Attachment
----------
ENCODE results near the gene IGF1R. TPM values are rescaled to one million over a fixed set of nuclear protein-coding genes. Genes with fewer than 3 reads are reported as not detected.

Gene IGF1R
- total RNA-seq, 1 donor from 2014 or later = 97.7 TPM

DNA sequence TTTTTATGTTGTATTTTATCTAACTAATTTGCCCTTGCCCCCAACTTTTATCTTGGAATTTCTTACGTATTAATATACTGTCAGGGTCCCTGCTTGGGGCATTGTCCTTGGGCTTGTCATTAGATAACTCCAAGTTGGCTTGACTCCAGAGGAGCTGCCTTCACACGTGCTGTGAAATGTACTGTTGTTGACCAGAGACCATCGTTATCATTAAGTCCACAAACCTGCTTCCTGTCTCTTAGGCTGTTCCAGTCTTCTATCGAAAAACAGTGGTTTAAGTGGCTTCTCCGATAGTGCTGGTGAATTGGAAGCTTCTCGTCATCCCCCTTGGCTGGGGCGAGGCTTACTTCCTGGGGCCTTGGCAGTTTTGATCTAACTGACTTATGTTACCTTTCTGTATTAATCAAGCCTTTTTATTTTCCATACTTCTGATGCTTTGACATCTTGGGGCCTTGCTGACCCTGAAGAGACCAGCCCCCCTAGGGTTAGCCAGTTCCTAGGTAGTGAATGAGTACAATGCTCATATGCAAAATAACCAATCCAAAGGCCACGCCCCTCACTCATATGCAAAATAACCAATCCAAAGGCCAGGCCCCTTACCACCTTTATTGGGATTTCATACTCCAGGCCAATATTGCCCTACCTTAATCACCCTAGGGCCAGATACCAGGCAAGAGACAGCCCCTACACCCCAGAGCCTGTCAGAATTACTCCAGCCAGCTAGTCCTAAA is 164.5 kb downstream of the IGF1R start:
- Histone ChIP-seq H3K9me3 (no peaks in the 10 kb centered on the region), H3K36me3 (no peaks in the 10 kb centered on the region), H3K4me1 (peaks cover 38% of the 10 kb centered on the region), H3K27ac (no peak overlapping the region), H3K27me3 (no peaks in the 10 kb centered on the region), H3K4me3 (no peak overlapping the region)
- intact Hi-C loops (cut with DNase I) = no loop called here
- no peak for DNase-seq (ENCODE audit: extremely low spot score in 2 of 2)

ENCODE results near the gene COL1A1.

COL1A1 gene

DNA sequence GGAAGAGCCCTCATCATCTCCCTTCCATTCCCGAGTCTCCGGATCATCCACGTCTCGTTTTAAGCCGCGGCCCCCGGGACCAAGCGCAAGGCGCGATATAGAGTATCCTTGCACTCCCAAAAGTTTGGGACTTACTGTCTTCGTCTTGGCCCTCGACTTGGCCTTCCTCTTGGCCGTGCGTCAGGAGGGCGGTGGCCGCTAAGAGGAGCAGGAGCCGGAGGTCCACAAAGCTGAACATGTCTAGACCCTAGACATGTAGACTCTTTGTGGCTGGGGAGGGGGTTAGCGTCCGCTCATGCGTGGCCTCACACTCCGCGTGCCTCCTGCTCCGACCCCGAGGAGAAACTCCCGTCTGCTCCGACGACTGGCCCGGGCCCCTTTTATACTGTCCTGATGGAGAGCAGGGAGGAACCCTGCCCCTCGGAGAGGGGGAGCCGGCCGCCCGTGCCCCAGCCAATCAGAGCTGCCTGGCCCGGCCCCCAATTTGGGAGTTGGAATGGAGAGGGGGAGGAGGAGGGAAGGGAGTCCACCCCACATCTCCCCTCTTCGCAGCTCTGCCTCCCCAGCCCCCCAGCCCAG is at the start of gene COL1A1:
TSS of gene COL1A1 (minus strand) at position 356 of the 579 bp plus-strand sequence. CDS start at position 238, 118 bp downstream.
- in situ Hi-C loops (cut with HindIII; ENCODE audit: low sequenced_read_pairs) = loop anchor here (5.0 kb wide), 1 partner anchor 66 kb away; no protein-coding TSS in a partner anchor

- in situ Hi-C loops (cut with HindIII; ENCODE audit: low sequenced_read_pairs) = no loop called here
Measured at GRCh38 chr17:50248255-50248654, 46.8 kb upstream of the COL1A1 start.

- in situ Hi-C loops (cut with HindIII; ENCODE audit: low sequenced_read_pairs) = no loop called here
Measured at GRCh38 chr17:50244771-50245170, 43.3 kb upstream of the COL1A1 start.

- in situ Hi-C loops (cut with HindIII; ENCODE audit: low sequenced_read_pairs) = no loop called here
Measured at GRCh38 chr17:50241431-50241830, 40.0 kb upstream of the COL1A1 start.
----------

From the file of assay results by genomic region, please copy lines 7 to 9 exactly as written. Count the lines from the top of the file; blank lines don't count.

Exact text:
- no peak for DNase-seq (ENCODE audit: extremely low spot score in 2 of 2)

ENCODE results near the gene COL1A1.

COL1A1 gene